May 1, 2018

Facebook's move into online dating spooks rival stocks

Facebook HQ. Photo: Facebook

Shares of Match Group fell more than 18% on Tuesday after Facebook announced it plans to expand into online dating.

Why it matters: Facebook already has a gigantic user base and knows a ton about people so it comes at this with some natural advantages. That said, it's doing so at a time where people's trust in the service has been shaken.

The details: Facebook said people will be able to opt-in to dating, create a profile separate from the one shared with friends and be matched with people who aren't their friends. Zuckerberg also stressed the goal was to build "meaningful relationships" not facilitate hookups.

While Facebook offered some information on how the service will work, it isn't yet ready. However, the effect on Match, which owns Tinder, was immediate. Shares were trading recently at $39.18, down $7.93, or more than 18%.

Match Group fired back. "We’re surprised at the timing given the amount of personal and sensitive data that comes with this territory," said CEO Mandy Ginsberg in a statement. "We understand this category better than anyone. Facebook’s entry will only be invigorating to all of us."

The chief executive of its parent company, IAC, put it more bluntly: "Come on in," said Joey Levin. "The water’s warm.  Their product could be great for US/Russia relationships."

Go deeper: Online dating services aggressively track their users, an analysis performed for Axios revealed earlier this year.

Go deeper

U.S. coronavirus updates

Data: The Center for Systems Science and Engineering at Johns Hopkins; Map: Andrew Witherspoon/Axios. This graphic includes "probable deaths" that New York City began reporting on April 14.

More than 62,300 U.S. health care workers have tested positive for the novel coronavirus and at least 291 have died from the virus, the Centers for Disease Control and Prevention reported on Tuesday. COVID-19 had infected about 9,300 health professionals when the CDC gave its last update on April 17.

By the numbers: More than 98,900 people have died from COVID-19 and over 1.6 million have tested positive in the U.S. Over 384,900 Americans have recovered and more than 14.9 million tests have been conducted.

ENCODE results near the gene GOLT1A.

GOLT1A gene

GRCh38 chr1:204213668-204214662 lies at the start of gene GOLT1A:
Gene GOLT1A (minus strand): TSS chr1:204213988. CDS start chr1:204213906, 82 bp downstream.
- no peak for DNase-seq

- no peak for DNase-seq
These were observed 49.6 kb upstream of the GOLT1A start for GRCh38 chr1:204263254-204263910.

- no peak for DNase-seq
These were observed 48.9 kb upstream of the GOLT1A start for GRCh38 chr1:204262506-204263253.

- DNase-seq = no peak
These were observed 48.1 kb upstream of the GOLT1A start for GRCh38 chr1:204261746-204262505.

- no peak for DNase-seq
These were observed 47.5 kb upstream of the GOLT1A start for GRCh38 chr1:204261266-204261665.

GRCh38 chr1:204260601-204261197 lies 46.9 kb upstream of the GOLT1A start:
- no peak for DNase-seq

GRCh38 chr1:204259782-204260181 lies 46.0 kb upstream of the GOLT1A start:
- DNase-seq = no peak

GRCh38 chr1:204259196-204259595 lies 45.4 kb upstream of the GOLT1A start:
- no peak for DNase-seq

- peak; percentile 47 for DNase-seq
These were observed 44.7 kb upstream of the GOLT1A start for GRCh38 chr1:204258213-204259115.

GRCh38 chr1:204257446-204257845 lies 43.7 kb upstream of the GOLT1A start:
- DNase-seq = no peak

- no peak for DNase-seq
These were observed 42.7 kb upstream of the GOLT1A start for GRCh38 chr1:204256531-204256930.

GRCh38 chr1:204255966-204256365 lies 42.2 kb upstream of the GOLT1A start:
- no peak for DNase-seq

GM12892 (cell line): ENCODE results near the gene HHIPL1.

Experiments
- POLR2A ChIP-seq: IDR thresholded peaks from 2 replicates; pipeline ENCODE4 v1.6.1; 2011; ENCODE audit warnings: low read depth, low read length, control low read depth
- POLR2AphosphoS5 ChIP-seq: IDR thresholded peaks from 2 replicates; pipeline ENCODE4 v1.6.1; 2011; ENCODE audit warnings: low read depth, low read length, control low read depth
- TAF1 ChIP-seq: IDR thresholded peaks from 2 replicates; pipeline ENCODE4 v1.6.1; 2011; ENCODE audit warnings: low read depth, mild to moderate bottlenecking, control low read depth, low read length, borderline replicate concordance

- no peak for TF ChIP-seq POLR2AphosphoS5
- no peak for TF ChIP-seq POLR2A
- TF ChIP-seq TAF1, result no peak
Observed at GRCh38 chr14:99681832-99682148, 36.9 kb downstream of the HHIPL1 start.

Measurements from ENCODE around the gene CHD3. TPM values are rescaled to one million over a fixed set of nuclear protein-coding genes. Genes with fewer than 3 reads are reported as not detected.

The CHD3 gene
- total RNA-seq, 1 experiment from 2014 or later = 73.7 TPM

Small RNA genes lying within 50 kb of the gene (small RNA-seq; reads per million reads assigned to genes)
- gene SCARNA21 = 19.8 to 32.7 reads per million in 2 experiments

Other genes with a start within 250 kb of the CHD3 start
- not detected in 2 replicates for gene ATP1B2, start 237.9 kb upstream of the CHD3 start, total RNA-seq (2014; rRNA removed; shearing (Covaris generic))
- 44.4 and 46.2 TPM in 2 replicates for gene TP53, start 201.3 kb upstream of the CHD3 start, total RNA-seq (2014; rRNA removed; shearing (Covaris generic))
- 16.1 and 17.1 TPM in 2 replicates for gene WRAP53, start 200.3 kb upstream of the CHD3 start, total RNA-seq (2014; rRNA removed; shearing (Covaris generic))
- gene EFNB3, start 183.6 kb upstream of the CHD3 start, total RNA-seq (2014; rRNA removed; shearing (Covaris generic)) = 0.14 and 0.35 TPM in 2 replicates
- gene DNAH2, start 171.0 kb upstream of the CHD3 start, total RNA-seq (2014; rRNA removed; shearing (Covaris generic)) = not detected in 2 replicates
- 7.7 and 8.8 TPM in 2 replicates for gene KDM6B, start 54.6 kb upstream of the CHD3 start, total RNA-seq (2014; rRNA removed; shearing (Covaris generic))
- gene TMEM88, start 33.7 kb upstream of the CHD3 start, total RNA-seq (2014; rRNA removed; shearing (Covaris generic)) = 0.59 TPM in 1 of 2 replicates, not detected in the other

Coronavirus dashboard

Illustration: Aïda Amer/Axios

  1. Global: Total confirmed cases as of 11:00 p.m. ET: 5,589,626 — Total deaths: 350,453 — Total recoveries — 2,286,956Map.
  2. U.S.: Total confirmed cases as of 11:00 p.m. ET: 1,680,913 — Total deaths: 98,913 — Total recoveries: 384,902 — Total tested: 14,907,041Map.
  3. Federal response: DOJ investigates meatpacking industry over soaring beef pricesMike Pence's press secretary returns to work.
  4. Congress: House Republicans to sue Nancy Pelosi in effort to block proxy voting.
  5. Business: How the new workplace could leave parents behind.
  6. Tech: Twitter fact-checks Trump's tweets about mail-in voting for first timeGoogle to open offices July 6 for 10% of workers.
  7. Public health: Coronavirus antibodies could give "short-term immunity," CDC says, but more data is neededCDC releases guidance on when you can be around others after contracting the virus.
  8. What should I do? When you can be around others after contracting the coronavirus — Traveling, asthma, dishes, disinfectants and being contagiousMasks, lending books and self-isolatingExercise, laundry, what counts as soap — Pets, moving and personal healthAnswers about the virus from Axios expertsWhat to know about social distancingHow to minimize your risk.
  9. Other resources: CDC on how to avoid the virus, what to do if you get it, the right mask to wear.

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Updated 40 mins ago - Politics & Policy

World coronavirus updates

Data: The Center for Systems Science and Engineering at Johns Hopkins; Map: Axios Visuals

There are no COVID-19 patients in hospital in New Zealand, which reported just 21 active cases after days of zero new infections. A top NZ health official said Tuesday he's "confident we have broken the chain of domestic transmission."

By the numbers: Almost 5.5 million people have tested positive for the novel coronavirus as of Tuesday, and more than 2.2 million have recovered. The U.S. has reported the most cases in the world (over 1.6 million from 14.9 million tests).